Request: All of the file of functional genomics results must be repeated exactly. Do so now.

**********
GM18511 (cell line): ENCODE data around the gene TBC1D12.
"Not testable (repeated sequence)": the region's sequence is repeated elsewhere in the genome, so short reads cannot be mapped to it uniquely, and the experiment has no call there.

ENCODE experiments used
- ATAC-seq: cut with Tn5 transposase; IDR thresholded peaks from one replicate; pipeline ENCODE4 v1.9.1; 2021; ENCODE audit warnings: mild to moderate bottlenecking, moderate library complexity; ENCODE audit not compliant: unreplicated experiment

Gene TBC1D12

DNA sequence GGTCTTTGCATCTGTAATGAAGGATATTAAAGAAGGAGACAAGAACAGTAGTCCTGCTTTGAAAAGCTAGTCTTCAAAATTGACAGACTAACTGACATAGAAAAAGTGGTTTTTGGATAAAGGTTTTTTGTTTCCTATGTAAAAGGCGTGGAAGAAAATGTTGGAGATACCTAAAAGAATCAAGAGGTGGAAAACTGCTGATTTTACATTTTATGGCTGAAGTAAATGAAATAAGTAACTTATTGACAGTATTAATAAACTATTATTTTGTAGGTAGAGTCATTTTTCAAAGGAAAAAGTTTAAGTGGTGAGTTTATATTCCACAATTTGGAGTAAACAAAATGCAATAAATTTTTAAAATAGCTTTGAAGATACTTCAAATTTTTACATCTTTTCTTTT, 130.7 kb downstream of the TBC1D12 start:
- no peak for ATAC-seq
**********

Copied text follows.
GM18511 (cell line): ENCODE data around the gene TBC1D12.
"Not testable (repeated sequence)": the region's sequence is repeated elsewhere in the genome, so short reads cannot be mapped to it uniquely, and the experiment has no call there.

ENCODE experiments used
- ATAC-seq: cut with Tn5 transposase; IDR thresholded peaks from one replicate; pipeline ENCODE4 v1.9.1; 2021; ENCODE audit warnings: mild to moderate bottlenecking, moderate library complexity; ENCODE audit not compliant: unreplicated experiment

Gene TBC1D12

DNA sequence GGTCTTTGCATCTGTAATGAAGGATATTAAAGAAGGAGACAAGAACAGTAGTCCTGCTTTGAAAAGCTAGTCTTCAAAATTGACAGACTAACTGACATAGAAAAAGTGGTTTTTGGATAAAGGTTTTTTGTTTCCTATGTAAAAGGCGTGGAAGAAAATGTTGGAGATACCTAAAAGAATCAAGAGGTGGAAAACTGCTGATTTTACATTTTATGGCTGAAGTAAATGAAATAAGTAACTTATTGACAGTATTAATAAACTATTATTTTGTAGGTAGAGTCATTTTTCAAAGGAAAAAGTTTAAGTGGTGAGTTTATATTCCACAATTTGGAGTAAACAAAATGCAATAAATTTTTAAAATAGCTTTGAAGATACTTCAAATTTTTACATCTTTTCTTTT, 130.7 kb downstream of the TBC1D12 start:
- no peak for ATAC-seq